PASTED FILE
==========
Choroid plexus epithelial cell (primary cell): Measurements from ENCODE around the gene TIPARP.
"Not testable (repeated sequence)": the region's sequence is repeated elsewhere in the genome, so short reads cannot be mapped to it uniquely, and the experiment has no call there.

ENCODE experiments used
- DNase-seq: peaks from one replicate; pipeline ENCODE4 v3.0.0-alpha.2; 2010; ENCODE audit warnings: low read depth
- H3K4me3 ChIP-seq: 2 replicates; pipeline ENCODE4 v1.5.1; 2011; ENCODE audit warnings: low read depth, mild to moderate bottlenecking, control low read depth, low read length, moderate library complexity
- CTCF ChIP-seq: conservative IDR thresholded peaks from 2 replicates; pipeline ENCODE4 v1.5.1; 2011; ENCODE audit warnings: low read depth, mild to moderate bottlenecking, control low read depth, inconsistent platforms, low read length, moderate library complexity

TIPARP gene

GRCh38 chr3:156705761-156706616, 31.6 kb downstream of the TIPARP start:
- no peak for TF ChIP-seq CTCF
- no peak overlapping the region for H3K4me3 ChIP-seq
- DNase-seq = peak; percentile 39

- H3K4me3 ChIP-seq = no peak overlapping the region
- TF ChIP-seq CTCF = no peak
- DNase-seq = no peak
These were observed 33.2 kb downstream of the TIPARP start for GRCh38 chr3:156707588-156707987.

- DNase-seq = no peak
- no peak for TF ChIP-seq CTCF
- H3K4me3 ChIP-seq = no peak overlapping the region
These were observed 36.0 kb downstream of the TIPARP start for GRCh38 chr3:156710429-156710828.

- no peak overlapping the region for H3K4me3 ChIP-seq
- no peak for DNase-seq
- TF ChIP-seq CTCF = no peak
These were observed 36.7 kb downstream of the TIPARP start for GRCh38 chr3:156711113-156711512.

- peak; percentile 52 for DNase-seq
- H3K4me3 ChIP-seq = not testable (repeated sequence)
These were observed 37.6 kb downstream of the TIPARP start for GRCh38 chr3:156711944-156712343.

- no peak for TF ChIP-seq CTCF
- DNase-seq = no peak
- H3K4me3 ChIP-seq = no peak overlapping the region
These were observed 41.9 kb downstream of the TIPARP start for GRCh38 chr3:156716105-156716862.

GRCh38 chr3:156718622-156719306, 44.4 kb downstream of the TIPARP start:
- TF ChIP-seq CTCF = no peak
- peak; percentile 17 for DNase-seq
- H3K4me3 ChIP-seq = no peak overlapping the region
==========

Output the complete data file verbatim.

Choroid plexus epithelial cell (primary cell): Measurements from ENCODE around the gene TIPARP.
"Not testable (repeated sequence)": the region's sequence is repeated elsewhere in the genome, so short reads cannot be mapped to it uniquely, and the experiment has no call there.

ENCODE experiments used
- DNase-seq: peaks from one replicate; pipeline ENCODE4 v3.0.0-alpha.2; 2010; ENCODE audit warnings: low read depth
- H3K4me3 ChIP-seq: 2 replicates; pipeline ENCODE4 v1.5.1; 2011; ENCODE audit warnings: low read depth, mild to moderate bottlenecking, control low read depth, low read length, moderate library complexity
- CTCF ChIP-seq: conservative IDR thresholded peaks from 2 replicates; pipeline ENCODE4 v1.5.1; 2011; ENCODE audit warnings: low read depth, mild to moderate bottlenecking, control low read depth, inconsistent platforms, low read length, moderate library complexity

TIPARP gene

GRCh38 chr3:156705761-156706616, 31.6 kb downstream of the TIPARP start:
- no peak for TF ChIP-seq CTCF
- no peak overlapping the region for H3K4me3 ChIP-seq
- DNase-seq = peak; percentile 39

- H3K4me3 ChIP-seq = no peak overlapping the region
- TF ChIP-seq CTCF = no peak
- DNase-seq = no peak
These were observed 33.2 kb downstream of the TIPARP start for GRCh38 chr3:156707588-156707987.

- DNase-seq = no peak
- no peak for TF ChIP-seq CTCF
- H3K4me3 ChIP-seq = no peak overlapping the region
These were observed 36.0 kb downstream of the TIPARP start for GRCh38 chr3:156710429-156710828.

- no peak overlapping the region for H3K4me3 ChIP-seq
- no peak for DNase-seq
- TF ChIP-seq CTCF = no peak
These were observed 36.7 kb downstream of the TIPARP start for GRCh38 chr3:156711113-156711512.

- peak; percentile 52 for DNase-seq
- H3K4me3 ChIP-seq = not testable (repeated sequence)
These were observed 37.6 kb downstream of the TIPARP start for GRCh38 chr3:156711944-156712343.

- no peak for TF ChIP-seq CTCF
- DNase-seq = no peak
- H3K4me3 ChIP-seq = no peak overlapping the region
These were observed 41.9 kb downstream of the TIPARP start for GRCh38 chr3:156716105-156716862.

GRCh38 chr3:156718622-156719306, 44.4 kb downstream of the TIPARP start:
- TF ChIP-seq CTCF = no peak
- peak; percentile 17 for DNase-seq
- H3K4me3 ChIP-seq = no peak overlapping the region